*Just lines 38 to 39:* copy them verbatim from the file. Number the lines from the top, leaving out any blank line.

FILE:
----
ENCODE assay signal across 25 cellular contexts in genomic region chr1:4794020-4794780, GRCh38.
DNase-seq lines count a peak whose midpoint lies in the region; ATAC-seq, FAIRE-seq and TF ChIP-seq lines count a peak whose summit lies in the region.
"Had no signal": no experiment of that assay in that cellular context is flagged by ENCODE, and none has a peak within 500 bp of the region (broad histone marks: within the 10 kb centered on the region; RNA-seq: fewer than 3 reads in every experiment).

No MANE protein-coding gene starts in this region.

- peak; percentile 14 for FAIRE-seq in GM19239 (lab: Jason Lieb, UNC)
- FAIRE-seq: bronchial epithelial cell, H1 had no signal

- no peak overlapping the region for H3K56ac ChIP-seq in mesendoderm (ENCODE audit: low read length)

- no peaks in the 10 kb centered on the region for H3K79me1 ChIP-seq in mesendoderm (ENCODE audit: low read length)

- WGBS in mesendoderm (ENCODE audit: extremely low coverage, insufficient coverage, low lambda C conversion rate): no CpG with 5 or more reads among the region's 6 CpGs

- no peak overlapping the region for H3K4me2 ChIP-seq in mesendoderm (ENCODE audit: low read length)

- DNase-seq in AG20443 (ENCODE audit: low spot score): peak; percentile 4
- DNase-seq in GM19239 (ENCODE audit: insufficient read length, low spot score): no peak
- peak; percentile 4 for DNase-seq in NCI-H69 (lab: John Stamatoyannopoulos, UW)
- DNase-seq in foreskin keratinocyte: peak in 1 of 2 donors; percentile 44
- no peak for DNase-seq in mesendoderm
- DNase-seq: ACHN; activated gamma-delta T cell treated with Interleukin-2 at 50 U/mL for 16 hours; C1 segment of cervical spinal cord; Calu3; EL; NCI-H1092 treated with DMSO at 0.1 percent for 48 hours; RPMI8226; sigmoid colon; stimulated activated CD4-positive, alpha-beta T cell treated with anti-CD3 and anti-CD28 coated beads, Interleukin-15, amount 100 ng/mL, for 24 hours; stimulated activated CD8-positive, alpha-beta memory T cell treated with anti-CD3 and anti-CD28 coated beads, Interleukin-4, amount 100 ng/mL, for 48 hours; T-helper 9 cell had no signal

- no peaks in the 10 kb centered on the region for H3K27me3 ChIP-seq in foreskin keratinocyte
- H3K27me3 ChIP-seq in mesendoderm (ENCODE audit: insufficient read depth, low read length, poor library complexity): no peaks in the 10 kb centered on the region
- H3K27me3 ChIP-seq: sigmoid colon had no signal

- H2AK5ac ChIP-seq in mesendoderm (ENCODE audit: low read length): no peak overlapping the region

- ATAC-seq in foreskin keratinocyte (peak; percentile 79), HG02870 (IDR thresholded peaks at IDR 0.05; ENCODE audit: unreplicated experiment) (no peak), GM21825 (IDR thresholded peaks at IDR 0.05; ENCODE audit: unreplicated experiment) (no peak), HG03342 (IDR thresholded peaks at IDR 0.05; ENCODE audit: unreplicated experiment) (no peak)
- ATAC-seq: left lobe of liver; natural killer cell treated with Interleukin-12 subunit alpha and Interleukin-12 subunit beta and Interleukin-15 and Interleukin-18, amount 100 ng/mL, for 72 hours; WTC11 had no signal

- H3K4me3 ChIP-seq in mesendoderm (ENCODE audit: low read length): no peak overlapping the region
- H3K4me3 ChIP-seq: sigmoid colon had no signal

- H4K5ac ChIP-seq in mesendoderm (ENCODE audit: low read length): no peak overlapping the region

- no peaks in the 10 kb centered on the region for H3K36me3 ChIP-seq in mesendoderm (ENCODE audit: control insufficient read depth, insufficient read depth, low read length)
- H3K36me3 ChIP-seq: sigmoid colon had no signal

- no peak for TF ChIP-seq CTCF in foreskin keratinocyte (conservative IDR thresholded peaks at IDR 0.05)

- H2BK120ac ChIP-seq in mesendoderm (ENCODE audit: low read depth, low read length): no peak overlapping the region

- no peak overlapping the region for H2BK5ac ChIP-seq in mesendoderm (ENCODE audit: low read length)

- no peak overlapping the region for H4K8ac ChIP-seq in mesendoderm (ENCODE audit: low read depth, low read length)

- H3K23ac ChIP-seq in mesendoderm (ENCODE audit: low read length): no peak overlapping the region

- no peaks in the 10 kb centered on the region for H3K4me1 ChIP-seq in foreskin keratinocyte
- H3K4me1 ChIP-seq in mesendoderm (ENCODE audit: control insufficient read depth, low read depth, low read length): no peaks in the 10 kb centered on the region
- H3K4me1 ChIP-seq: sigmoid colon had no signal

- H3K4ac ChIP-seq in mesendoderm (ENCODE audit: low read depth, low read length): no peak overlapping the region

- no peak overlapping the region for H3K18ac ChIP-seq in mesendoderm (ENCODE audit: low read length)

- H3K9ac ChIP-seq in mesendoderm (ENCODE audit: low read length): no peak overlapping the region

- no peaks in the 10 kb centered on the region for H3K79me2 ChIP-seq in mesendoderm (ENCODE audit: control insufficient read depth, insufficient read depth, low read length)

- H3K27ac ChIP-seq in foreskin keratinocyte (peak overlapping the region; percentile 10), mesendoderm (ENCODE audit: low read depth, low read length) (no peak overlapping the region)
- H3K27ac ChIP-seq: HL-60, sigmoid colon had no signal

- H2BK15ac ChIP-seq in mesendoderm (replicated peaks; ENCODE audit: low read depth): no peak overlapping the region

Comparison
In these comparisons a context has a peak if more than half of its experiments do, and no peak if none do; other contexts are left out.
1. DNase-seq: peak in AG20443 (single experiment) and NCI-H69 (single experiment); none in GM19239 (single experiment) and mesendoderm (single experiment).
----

- H3K9ac ChIP-seq in mesendoderm (ENCODE audit: low read length): no peak overlapping the region

- no peaks in the 10 kb centered on the region for H3K79me2 ChIP-seq in mesendoderm (ENCODE audit: control insufficient read depth, insufficient read depth, low read length)